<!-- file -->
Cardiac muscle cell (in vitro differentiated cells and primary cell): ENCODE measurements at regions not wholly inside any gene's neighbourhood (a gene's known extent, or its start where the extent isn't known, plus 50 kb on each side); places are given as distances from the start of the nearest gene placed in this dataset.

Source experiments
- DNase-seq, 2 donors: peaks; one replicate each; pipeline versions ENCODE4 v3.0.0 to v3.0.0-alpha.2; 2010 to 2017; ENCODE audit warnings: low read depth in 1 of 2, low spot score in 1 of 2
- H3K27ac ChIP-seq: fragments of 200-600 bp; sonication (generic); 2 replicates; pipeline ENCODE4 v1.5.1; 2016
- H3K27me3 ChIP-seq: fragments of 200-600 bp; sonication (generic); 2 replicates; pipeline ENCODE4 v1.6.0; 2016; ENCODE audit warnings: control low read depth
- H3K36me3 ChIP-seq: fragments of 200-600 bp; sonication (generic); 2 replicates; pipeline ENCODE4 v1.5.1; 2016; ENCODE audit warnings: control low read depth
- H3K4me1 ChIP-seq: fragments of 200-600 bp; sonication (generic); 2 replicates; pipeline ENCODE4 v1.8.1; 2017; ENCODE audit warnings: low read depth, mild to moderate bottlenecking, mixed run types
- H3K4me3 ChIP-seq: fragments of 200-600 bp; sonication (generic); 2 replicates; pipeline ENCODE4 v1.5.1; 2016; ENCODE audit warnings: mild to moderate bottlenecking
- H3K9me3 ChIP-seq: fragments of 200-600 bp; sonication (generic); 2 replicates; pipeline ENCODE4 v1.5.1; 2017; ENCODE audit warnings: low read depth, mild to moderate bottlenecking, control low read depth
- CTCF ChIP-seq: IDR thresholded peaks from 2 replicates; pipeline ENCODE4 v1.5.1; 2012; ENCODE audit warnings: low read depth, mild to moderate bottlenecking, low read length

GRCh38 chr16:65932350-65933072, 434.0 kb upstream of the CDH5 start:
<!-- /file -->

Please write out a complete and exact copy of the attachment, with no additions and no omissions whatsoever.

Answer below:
Cardiac muscle cell (in vitro differentiated cells and primary cell): ENCODE measurements at regions not wholly inside any gene's neighbourhood (a gene's known extent, or its start where the extent isn't known, plus 50 kb on each side); places are given as distances from the start of the nearest gene placed in this dataset.

Source experiments
- DNase-seq, 2 donors: peaks; one replicate each; pipeline versions ENCODE4 v3.0.0 to v3.0.0-alpha.2; 2010 to 2017; ENCODE audit warnings: low read depth in 1 of 2, low spot score in 1 of 2
- H3K27ac ChIP-seq: fragments of 200-600 bp; sonication (generic); 2 replicates; pipeline ENCODE4 v1.5.1; 2016
- H3K27me3 ChIP-seq: fragments of 200-600 bp; sonication (generic); 2 replicates; pipeline ENCODE4 v1.6.0; 2016; ENCODE audit warnings: control low read depth
- H3K36me3 ChIP-seq: fragments of 200-600 bp; sonication (generic); 2 replicates; pipeline ENCODE4 v1.5.1; 2016; ENCODE audit warnings: control low read depth
- H3K4me1 ChIP-seq: fragments of 200-600 bp; sonication (generic); 2 replicates; pipeline ENCODE4 v1.8.1; 2017; ENCODE audit warnings: low read depth, mild to moderate bottlenecking, mixed run types
- H3K4me3 ChIP-seq: fragments of 200-600 bp; sonication (generic); 2 replicates; pipeline ENCODE4 v1.5.1; 2016; ENCODE audit warnings: mild to moderate bottlenecking
- H3K9me3 ChIP-seq: fragments of 200-600 bp; sonication (generic); 2 replicates; pipeline ENCODE4 v1.5.1; 2017; ENCODE audit warnings: low read depth, mild to moderate bottlenecking, control low read depth
- CTCF ChIP-seq: IDR thresholded peaks from 2 replicates; pipeline ENCODE4 v1.5.1; 2012; ENCODE audit warnings: low read depth, mild to moderate bottlenecking, low read length

GRCh38 chr16:65932350-65933072, 434.0 kb upstream of the CDH5 start: